With the H-braces completed we were ready to go on to the next step, pulling the top three wires of the garden fence. This process was pretty easy.
Starting out, Lee marked with chalk where each of the wires would be placed using a pre-measured board as a guide. Sometimes the wire can’t be placed on the mark if it has to cross a wood brace.
Next, we hammered staples at the corners or midpoints. Just enough to hold the wire but not to create a lot of drag.
We pulled the smooth wire off our spinning jenny, through the staples we’ve put up. This process went much faster the second day, after we rebuilt the spinning jenny. When we reached the end of the wire run, we looped it around through a staple, and crimped it.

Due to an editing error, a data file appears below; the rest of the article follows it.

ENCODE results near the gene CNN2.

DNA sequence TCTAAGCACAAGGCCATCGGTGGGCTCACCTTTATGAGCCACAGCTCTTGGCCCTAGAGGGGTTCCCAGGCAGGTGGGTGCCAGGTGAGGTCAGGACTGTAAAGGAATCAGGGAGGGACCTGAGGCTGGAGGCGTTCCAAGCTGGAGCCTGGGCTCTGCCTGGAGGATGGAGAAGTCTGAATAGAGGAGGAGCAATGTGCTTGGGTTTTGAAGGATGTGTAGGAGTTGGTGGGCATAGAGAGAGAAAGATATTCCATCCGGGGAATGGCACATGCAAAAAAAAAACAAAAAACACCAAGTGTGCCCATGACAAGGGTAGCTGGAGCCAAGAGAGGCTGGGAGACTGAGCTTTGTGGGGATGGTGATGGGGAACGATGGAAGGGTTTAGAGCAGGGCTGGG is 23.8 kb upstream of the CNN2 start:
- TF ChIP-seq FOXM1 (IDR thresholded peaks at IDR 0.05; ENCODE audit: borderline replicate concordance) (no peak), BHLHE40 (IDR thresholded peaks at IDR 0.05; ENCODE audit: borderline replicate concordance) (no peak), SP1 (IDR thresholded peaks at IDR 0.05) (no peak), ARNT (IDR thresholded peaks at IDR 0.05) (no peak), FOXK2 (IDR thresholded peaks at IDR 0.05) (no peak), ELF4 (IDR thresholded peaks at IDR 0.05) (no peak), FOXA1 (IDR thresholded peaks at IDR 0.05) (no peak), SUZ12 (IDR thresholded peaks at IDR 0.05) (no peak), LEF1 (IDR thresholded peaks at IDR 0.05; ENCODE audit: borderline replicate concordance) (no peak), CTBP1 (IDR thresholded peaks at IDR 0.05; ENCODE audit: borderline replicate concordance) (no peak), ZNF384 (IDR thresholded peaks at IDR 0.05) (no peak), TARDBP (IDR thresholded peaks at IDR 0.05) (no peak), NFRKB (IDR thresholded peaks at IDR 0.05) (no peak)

Back at the start of the run, we added another crimped loop and a strainer ratchet. The top wire gets a tension spring. The spring is there to indicate 150 pounds of pull, so you can pull on the wire and check that the others are similarly tight. It also helps cushion impacts if a deer does try to jump the fence. We connected the two wires and take out some of the slack.
We walked back around and added staples at posts we missed the first time. Posts that are at the top or bottom of a hill get a double staple arrangement to resist the pull. (Like this one.)
We clipped the wire to the T-posts. The wood posts really hold the wire, so the height at the T-post is mostly determined for us.
At the corners we dropped staples behind the wire to minimize friction when it’s tightened up.
Then, we tightened up the ratchet to the appropriate tension (determined by measuring the spring). After repeating the process 5 more times the garden top wires are done.